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on 14 August 1999
As a 30-year-old returning to school for teacher certification, I was distressed by the "cooperative learning" techniques currently trumpeted at the university I attend. After several courses in which I was encouraged to "discuss with my group" the objectives being tested (in lieu of a formal review), given "group tests" for final exams (which were also open-book), and being assigned in yet another group to divide up chapters of text and "discuss what was learned" with each other (without any input or insight from the Professor), I began to feel abnormal for being less than enthusiastic about the methods my instructors were promoting. By showing me that I am not alone in my criticism of such shallow techniques, and my desire to teach in a manner that focuses on skills and knowledge, Sykes' book has somewhat eased my disillusionment. What passes for instruction in schools of education across the country is nothing more than theory, rhetoric, and a lot of coddling that insults the intelligence - a simulation of what teaching has become in K-12 schools across the country. Something needs to be done about the schools of education that shape our nation's fledgling teachers, many of whom gobble up this nonsense eagerly, content with easy A's in their education courses and final exams that require little preparation. This book should be required reading on all college campuses where students are prepared to teach in our public schools, in place of the fatuous textbooks we are forced to consume.
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on 23 January 1999
i was a teaching assistant at ucla for two years and i am currently in my third year of high school teaching in the los angeles unified school district. this book is deadly accurate on all points. i see first-hand every day high school students who can't read without difficulty or who can't read at all. i see students who can't compute simple fractions. and we continue to be forced to spend every "staff development day" working on "student learning standards", which are another name for outcome based standards. this is by day. at night, i take classes at a local university to earn my credential. they are useless and don't help me teach better. the united states is in trouble. i have read this book twice. and i intend to read it at least every other year to remind me that if i conform to these ridiculous outcome based standards, that i will be doing my students a disservice. this is a great, great book.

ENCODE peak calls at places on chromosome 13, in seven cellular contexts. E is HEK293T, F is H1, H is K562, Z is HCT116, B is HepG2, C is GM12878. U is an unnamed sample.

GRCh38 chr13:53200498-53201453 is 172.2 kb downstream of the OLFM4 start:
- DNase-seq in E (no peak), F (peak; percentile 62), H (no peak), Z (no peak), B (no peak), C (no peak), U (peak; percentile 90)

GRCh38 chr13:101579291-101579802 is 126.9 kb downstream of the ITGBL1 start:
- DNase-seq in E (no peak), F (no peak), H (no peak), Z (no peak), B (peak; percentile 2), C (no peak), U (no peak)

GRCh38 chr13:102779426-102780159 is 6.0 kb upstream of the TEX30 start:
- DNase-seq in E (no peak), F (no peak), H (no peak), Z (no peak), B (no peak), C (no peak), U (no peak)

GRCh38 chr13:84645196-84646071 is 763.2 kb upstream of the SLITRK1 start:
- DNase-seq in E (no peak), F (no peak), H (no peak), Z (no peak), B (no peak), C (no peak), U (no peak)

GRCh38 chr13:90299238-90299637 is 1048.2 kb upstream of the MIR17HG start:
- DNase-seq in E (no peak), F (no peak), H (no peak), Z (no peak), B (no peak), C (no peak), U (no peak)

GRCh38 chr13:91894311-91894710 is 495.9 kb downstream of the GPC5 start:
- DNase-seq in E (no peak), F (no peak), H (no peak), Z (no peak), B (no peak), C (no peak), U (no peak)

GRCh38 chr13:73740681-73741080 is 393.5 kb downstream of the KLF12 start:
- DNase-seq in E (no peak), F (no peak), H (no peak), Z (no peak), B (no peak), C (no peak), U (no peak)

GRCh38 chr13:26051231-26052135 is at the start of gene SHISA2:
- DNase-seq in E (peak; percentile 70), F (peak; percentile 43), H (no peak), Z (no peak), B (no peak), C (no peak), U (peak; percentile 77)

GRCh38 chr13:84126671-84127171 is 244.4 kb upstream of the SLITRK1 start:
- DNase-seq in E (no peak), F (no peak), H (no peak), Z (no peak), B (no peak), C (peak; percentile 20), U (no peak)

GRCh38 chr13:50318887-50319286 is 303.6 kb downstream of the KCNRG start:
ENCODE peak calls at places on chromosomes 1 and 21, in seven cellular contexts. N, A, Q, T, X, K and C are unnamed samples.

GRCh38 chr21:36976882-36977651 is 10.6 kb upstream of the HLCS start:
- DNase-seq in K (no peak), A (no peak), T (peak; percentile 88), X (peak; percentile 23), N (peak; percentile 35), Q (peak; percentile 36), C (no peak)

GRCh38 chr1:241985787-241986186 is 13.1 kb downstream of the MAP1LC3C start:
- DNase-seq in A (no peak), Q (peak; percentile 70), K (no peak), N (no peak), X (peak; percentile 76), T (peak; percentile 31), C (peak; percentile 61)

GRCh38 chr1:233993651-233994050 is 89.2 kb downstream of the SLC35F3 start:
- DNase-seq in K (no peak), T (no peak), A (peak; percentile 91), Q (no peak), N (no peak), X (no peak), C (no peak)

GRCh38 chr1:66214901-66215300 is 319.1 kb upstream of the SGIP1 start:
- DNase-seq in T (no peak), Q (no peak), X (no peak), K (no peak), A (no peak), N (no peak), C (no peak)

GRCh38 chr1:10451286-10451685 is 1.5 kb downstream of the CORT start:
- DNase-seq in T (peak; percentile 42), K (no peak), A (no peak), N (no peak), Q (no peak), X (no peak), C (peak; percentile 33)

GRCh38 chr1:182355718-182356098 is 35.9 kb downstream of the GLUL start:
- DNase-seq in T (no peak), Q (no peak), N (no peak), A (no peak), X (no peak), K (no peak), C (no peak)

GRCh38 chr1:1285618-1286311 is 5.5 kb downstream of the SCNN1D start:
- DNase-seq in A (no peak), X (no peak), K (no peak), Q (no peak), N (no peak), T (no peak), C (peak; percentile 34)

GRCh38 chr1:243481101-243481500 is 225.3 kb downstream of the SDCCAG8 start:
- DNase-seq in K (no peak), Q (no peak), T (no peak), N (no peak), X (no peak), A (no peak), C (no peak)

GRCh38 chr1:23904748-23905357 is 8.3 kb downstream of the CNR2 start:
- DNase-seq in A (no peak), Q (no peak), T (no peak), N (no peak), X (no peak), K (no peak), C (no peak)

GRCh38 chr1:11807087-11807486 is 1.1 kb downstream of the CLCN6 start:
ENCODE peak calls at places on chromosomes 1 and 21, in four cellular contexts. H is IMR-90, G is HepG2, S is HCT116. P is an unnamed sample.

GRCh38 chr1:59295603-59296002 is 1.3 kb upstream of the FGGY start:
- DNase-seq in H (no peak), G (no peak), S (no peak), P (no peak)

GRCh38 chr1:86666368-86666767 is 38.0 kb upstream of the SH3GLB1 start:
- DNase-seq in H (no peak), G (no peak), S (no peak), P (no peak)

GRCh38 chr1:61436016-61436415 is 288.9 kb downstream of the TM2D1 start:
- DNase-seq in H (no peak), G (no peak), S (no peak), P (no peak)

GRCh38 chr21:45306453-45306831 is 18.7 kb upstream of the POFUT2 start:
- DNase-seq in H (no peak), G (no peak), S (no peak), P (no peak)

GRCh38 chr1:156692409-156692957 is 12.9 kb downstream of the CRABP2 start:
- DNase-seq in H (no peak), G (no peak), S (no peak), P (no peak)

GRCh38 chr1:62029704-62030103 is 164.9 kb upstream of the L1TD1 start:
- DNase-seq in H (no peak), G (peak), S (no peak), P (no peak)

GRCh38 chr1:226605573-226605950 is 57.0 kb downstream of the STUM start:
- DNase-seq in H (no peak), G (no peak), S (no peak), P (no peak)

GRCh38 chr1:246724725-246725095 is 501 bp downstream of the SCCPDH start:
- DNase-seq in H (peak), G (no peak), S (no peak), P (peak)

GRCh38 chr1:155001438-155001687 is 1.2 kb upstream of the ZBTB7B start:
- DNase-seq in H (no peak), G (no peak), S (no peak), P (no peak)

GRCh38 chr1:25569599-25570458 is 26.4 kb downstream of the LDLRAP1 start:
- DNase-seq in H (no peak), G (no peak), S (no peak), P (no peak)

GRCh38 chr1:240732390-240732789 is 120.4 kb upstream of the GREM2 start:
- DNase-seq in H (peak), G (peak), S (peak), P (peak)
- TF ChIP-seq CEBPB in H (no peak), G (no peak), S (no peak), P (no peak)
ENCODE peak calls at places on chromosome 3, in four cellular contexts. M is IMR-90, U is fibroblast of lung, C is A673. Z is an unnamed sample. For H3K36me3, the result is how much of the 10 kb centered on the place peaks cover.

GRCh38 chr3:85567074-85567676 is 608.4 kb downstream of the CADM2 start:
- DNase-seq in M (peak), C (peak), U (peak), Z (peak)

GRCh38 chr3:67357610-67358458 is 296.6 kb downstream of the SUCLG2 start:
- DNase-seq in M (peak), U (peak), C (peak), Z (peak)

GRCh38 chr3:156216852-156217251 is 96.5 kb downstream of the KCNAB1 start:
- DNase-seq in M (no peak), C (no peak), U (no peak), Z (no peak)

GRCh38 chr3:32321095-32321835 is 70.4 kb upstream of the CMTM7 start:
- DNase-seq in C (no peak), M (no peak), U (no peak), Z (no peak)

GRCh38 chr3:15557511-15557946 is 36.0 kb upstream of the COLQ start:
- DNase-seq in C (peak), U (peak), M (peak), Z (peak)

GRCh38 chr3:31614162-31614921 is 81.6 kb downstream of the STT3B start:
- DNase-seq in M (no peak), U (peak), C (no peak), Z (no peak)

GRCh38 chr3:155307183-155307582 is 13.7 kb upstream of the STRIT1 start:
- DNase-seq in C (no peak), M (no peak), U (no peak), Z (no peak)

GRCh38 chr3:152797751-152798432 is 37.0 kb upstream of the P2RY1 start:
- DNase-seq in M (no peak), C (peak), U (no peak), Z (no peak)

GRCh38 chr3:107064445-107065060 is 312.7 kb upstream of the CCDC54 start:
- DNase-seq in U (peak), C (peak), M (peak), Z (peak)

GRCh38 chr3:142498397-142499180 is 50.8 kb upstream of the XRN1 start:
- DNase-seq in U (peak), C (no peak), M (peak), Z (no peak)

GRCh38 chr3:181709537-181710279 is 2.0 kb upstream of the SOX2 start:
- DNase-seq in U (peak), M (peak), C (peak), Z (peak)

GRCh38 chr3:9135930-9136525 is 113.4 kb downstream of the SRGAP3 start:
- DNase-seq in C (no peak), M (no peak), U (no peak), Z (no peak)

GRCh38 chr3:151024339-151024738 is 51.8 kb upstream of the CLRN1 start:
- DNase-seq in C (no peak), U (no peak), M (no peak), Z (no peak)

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on 21 January 1999
Charles Sykes lays out a complete and documented indictment of American education as it exists today. However, he does not just whine about the situation he proposes reasonable rational solutions. A wake-up call for all of us.
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on 9 July 1997
This book highlights many of the internal problems in schools today. I believe the author and others like him have already sent a wake up call to educationists. We must remember what the real mission of education is - to teach children, plain and simply.
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on 14 January 1997
With over two hundred studies conducted
nationwide showing the tenuous relationship
between school spending and quality education,
you would think those who make school policy would look elsewhere for a reason why our schools are such failures.
In this compelling and informative book about our educational decline
Charles Sykes gives us a glimpse into the insanity of a system which rewards political correctness, student failure and poor teaching habits. Dogmatic iberals
won't like it, but concerned parents and others should
look at this study before pouring any more funding into a failed system. Paul J. Walkowski, Co-Author, "From Trial Court to the United States Supreme Court"
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on 13 June 1999
I wish I had the money to buy copies of this book for my principal, my supervisor and every member of our school board!
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on 7 October 2011
it's a good book for the pupils and teachers. learn how to learn and why to learn is very important.
i like it very much.
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